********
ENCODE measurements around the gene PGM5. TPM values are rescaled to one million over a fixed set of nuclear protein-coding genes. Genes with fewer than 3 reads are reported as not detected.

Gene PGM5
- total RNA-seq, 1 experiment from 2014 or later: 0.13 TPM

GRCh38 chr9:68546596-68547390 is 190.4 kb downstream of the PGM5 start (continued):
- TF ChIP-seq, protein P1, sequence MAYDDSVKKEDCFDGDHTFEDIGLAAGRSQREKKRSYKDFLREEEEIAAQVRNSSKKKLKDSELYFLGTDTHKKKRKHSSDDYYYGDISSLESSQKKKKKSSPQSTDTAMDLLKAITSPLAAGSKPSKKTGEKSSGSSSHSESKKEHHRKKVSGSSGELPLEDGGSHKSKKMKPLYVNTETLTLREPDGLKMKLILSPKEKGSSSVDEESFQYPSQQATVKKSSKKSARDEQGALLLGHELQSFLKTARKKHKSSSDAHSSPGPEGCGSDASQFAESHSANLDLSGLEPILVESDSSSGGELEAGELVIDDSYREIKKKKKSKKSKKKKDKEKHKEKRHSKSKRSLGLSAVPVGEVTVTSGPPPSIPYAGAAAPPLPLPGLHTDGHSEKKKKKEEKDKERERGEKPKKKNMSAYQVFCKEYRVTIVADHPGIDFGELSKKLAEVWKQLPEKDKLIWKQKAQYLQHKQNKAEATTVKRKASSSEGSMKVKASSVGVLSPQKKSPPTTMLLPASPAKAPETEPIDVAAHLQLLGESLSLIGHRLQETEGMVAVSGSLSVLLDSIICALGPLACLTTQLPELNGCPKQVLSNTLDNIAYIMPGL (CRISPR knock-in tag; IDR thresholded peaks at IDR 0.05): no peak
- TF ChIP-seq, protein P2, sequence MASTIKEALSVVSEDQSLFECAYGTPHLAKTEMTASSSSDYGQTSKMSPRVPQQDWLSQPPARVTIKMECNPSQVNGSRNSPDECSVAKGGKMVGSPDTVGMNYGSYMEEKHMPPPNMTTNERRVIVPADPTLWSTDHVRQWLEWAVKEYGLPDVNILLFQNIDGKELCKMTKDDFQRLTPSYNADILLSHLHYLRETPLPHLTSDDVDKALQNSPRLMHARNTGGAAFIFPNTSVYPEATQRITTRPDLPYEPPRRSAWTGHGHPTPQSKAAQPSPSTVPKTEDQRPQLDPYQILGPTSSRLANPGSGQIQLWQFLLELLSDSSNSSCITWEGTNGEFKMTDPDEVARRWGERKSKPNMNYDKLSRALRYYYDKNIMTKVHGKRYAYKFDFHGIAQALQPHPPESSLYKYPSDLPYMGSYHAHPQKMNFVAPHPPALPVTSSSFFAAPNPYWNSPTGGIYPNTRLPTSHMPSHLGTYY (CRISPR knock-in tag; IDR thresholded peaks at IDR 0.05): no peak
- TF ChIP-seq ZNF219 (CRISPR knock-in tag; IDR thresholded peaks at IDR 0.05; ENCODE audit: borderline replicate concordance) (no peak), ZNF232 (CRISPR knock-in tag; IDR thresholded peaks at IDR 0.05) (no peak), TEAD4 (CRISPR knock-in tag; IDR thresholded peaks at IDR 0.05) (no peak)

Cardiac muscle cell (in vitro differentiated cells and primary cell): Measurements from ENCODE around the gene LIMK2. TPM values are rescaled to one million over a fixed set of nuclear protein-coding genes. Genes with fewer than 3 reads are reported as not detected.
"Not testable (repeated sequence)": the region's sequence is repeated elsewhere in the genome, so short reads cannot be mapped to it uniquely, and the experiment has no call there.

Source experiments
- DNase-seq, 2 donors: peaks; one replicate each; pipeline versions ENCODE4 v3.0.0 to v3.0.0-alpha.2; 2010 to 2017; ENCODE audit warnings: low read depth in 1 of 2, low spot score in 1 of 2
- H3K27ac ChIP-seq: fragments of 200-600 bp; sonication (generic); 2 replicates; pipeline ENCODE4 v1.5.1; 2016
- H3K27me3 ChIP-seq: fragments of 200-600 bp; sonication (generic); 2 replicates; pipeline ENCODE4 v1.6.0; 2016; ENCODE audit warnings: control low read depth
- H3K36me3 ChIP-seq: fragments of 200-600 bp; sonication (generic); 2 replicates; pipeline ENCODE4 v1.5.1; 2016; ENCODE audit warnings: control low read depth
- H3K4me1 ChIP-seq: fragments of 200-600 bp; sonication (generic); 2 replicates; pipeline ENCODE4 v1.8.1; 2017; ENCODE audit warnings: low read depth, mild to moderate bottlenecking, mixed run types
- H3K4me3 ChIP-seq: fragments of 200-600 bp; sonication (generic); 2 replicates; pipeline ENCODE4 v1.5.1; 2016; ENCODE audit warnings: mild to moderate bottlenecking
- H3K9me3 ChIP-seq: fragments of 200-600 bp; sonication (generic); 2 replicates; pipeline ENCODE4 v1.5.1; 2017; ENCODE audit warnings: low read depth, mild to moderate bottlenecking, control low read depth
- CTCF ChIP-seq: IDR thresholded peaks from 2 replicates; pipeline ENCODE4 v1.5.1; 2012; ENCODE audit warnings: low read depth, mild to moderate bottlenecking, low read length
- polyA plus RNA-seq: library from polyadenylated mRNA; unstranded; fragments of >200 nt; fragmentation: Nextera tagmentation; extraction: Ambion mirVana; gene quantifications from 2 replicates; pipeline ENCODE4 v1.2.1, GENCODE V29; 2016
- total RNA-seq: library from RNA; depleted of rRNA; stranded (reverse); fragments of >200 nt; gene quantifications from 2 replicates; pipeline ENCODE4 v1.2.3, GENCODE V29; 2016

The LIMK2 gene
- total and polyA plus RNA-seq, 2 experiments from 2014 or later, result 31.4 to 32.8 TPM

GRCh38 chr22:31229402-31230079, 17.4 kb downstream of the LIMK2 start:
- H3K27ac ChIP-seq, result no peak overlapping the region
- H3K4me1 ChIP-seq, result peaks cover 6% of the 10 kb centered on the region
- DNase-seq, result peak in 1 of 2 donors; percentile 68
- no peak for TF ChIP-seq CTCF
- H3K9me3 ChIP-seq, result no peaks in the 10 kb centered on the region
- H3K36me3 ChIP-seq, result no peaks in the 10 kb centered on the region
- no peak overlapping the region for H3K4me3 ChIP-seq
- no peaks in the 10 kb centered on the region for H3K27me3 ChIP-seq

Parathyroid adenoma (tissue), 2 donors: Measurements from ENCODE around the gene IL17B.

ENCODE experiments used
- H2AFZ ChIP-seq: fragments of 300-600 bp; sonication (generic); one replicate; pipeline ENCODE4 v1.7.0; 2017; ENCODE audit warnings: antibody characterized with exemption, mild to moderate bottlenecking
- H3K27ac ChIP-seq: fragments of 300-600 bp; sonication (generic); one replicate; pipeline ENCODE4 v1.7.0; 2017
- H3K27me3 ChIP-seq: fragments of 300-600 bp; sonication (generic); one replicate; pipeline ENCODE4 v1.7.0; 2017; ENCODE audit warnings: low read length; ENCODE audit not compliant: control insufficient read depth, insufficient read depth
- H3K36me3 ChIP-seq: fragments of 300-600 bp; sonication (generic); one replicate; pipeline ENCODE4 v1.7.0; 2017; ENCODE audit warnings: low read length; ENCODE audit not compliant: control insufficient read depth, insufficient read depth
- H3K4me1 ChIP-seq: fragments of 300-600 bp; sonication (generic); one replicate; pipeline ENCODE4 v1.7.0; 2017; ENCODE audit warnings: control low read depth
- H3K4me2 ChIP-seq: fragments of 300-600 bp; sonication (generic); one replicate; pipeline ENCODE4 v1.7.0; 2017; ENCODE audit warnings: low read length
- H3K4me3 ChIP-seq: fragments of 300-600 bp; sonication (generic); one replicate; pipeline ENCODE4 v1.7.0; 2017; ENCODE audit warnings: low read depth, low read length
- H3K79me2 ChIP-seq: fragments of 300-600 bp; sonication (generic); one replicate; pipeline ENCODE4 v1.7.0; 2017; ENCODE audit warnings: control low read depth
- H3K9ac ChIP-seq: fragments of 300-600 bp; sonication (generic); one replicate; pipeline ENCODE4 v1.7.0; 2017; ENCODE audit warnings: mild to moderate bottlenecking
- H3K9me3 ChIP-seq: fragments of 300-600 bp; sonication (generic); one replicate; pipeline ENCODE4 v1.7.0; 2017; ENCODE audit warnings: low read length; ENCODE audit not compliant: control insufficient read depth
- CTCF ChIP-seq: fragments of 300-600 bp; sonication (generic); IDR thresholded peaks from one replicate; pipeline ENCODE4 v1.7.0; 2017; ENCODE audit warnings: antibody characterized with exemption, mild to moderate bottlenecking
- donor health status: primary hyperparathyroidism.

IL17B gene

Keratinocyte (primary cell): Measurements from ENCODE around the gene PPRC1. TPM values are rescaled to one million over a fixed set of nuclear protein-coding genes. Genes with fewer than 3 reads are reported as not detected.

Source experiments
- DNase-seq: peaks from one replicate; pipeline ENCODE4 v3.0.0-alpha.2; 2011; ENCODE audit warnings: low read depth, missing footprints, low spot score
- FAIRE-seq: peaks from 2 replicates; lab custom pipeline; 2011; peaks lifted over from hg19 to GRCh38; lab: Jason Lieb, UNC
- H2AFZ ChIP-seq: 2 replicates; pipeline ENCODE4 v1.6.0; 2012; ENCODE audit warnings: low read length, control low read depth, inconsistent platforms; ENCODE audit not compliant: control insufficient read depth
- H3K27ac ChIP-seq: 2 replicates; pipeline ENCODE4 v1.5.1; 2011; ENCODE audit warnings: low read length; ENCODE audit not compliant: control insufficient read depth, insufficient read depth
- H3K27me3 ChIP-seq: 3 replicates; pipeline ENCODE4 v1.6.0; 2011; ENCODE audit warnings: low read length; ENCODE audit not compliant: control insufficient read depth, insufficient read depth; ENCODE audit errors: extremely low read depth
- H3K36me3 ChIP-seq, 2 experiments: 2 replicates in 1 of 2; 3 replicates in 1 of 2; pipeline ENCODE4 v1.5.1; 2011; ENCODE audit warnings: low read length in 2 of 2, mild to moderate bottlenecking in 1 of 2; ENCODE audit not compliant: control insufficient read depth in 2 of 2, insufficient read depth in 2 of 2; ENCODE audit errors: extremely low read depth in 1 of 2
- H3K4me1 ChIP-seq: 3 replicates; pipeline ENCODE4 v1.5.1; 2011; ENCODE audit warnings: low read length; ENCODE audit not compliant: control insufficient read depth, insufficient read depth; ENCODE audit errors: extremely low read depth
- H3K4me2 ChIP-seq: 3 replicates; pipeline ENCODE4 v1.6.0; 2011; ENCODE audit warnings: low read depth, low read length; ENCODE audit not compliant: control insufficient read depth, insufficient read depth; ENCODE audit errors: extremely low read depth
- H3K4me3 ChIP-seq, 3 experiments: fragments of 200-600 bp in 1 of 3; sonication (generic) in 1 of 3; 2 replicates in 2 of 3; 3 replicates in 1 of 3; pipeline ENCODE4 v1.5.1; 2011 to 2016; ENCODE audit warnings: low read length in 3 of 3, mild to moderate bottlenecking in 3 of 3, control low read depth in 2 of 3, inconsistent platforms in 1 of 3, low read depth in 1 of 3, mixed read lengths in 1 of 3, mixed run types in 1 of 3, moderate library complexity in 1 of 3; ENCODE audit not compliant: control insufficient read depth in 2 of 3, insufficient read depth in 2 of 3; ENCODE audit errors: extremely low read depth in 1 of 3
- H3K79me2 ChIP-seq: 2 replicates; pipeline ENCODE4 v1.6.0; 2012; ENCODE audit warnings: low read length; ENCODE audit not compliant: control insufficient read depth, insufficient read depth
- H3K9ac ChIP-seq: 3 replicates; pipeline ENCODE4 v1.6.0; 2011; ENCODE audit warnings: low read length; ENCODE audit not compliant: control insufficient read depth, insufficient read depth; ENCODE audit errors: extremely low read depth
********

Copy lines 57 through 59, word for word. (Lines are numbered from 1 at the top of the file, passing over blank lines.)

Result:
- H3K4me3 ChIP-seq, 3 experiments: fragments of 200-600 bp in 1 of 3; sonication (generic) in 1 of 3; 2 replicates in 2 of 3; 3 replicates in 1 of 3; pipeline ENCODE4 v1.5.1; 2011 to 2016; ENCODE audit warnings: low read length in 3 of 3, mild to moderate bottlenecking in 3 of 3, control low read depth in 2 of 3, inconsistent platforms in 1 of 3, low read depth in 1 of 3, mixed read lengths in 1 of 3, mixed run types in 1 of 3, moderate library complexity in 1 of 3; ENCODE audit not compliant: control insufficient read depth in 2 of 3, insufficient read depth in 2 of 3; ENCODE audit errors: extremely low read depth in 1 of 3
- H3K79me2 ChIP-seq: 2 replicates; pipeline ENCODE4 v1.6.0; 2012; ENCODE audit warnings: low read length; ENCODE audit not compliant: control insufficient read depth, insufficient read depth
- H3K9ac ChIP-seq: 3 replicates; pipeline ENCODE4 v1.6.0; 2011; ENCODE audit warnings: low read length; ENCODE audit not compliant: control insufficient read depth, insufficient read depth; ENCODE audit errors: extremely low read depth